The camping trip was really last night – it just didn’t seem like a good idea to post a blog saying “Hey everyone, me and my entire family are going four counties away from our house now and we are taking all of our dogs with us! We love you!”
But that’s what we were doing, and so I was sneaky and said that the camping trip was next week. But it’s already over! If you were thinking of coming over and availing yourself of my sweet, Grove City blogger’s pad then you missed your chance.
I am a litttle bit paranoid. For instance, right when I heard about Chinese hackers who could turn on your web cam and look at you, I started sticking a Post-It to the camera on my lap top. It doesn’t have a lens cap for some reasons, so that’s what I do.
I don’t think it’s very important that the hackers are Chinese, that’s just the detail sticks out in my mind from the news story.
I still do it, stick a Post-It over my web cams. It’s one of those things my wife pretends isn’t happening.
Anyway, time to take the daughters camping, secretly, off the radar. Logistics dictated that I drive Ellen down separately, since she had to pick up one of her little pals. Please enjoy these highlights of our conversation on the way down.
She started off with the normal stuff – let’s get chips, how long til points A, B, and C, etc. Then she was quiet for a while. Then she suddenly groaned and said, “Argh! It makes me so mad that I’ll never find out about the universe!”
I said, “What’s that, sweetheart?”
She gestured at it, the universe blasting around our windows. “How did this happen? How would we know if it stopped happening? If something was happening before all this was happening, wasn’t that also the universe? What’s going on around here?!”
“You mean the universe?”
“Yes! It’s so huge and we’ll never even see our own whole planet! It makes me so mad that I’ll never find out what the universe is all about.”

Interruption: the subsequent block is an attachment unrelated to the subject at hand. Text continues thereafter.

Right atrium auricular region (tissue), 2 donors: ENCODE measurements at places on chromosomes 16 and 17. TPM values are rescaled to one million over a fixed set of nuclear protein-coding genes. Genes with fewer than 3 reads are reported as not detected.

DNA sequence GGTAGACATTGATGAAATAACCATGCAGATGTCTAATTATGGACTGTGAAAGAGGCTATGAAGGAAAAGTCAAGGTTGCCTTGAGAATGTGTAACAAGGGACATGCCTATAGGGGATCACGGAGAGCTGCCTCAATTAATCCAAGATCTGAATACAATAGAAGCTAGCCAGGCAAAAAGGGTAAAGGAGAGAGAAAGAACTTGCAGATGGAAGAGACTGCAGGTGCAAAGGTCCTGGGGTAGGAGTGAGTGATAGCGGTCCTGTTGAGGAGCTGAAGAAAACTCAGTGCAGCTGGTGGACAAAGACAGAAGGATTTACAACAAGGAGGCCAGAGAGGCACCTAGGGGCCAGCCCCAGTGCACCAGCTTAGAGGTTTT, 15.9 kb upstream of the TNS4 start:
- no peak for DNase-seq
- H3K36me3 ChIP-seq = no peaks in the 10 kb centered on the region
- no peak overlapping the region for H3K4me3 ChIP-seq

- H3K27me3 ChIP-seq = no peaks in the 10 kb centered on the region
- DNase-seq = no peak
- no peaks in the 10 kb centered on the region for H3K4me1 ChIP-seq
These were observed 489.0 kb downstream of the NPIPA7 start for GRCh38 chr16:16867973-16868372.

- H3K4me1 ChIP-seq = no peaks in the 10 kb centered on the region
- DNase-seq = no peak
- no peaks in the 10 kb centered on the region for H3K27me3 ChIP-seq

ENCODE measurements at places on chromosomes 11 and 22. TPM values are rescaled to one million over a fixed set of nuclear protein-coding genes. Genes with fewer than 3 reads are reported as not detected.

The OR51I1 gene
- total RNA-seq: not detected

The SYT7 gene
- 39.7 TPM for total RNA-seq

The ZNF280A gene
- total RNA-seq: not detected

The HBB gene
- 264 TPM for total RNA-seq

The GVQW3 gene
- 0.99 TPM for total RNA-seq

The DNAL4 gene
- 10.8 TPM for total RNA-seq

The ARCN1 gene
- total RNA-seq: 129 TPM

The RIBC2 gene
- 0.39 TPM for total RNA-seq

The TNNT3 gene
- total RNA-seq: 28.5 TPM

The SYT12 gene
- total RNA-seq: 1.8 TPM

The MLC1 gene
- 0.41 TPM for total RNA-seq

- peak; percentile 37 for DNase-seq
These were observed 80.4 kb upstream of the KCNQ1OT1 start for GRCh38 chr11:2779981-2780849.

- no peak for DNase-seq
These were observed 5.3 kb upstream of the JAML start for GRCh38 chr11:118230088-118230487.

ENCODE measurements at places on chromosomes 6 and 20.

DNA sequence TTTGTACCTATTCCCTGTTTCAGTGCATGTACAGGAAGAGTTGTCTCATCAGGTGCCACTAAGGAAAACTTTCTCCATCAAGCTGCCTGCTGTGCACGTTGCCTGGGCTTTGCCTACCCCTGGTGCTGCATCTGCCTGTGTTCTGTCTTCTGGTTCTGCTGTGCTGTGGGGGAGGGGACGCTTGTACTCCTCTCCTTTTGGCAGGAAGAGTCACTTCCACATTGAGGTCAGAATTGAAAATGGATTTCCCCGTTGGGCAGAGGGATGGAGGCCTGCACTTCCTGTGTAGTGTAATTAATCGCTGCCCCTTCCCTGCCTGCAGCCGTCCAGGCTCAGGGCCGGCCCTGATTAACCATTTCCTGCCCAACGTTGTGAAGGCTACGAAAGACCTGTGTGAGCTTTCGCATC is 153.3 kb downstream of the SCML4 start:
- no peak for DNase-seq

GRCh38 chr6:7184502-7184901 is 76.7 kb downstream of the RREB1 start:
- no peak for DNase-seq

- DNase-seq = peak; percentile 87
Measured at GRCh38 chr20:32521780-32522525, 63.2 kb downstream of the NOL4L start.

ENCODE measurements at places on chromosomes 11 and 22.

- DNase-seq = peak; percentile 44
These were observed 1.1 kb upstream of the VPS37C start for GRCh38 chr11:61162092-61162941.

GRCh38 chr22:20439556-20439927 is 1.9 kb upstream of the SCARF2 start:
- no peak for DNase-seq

“Maybe that’s what God is for, sweetheart.”
“Well if God made the universe it’s the same problem. Where did He come from? Doesn’t He have a mom? It’s even more frustrating, cause it seems like He could just tell us, but He won’t.”
“No, I don’t mean God is for universe-making. I mean, God is for not driving yourself crazy trying to figure that out.”
“Well, He’s not helping.”
“Listen, maybe when we die, we shed these bodies like the cocoons of butterflies, and we leave the Earth behind and go out into the universe for infinity, learning everything you just said, finding out anything we want to know.”
We drove along for about five minutes while she thought about that and then I’m not kidding, a giant yellow butterfly swirled out of the air seemed to hover for a second directly in front of the windshield. It practically smiled and said, “Hi, Ellen!”
Then it hit the windshield – we were going seventy miles an hour – and left a sparkly yellow splat.
Ellen screamed, a real phonetic scream. “Ahhhhhhhhhhhhhh!” She clapped her hands to her head, screaming.
I said, yikes, and hit the windshield wipers but I was out of fluid. Splerk, splerk – now there was a sparkly butterfly gut rainbow on the glass. Ellen kept right on screaming.
“You know, I think butterflies live like eight weeks,” I told her – had no idea, really. “That one was probably in constant pain it was so huge and old. I’ll bet he was praying for death’s sweet release, and along came Ellen and her dad, like the Grim Reaper and his spunky little girl.”
I looked at the butterfly streak – it was in fact sparkly, like there was glitter or pixie dust in it or something. Had I ever washed this car, ever in four years? Even once?
I said, “I think he’s okay, sweetheart.”
Ellen turned the scream into a question, gesturing at all the other splotches on my windshield. “Are all of these spots butterflies?!”
I looked at them – there was a good chance that they were. I blurted out, “Bird poop.”
Ha. It worked. She even stopped screaming for a second so I asked her, “You know what the white stuff is in bird poop?”
She said, “No.”
“That’s bird poop, too.”
“We’ve got to slow down. You’re killing butterflies everywhere you go.”
“Ellen don’t kid yourself, it’s us or them. They look innocent and pretty and colorful, sure, but given the chance, that butterfly would kill us both in a heartbeat. Our friends, too, every single one of them. Burn down all our houses, the shops we work in…”
“There’s another one!”
Big one, too. Looks like a sparrow as it dips right in front of us and then over our heads unharmed.
“You see its fangs?”
“Piranhas of the air, darling. You want to keep your feet on the ground and stop fooling yourself.”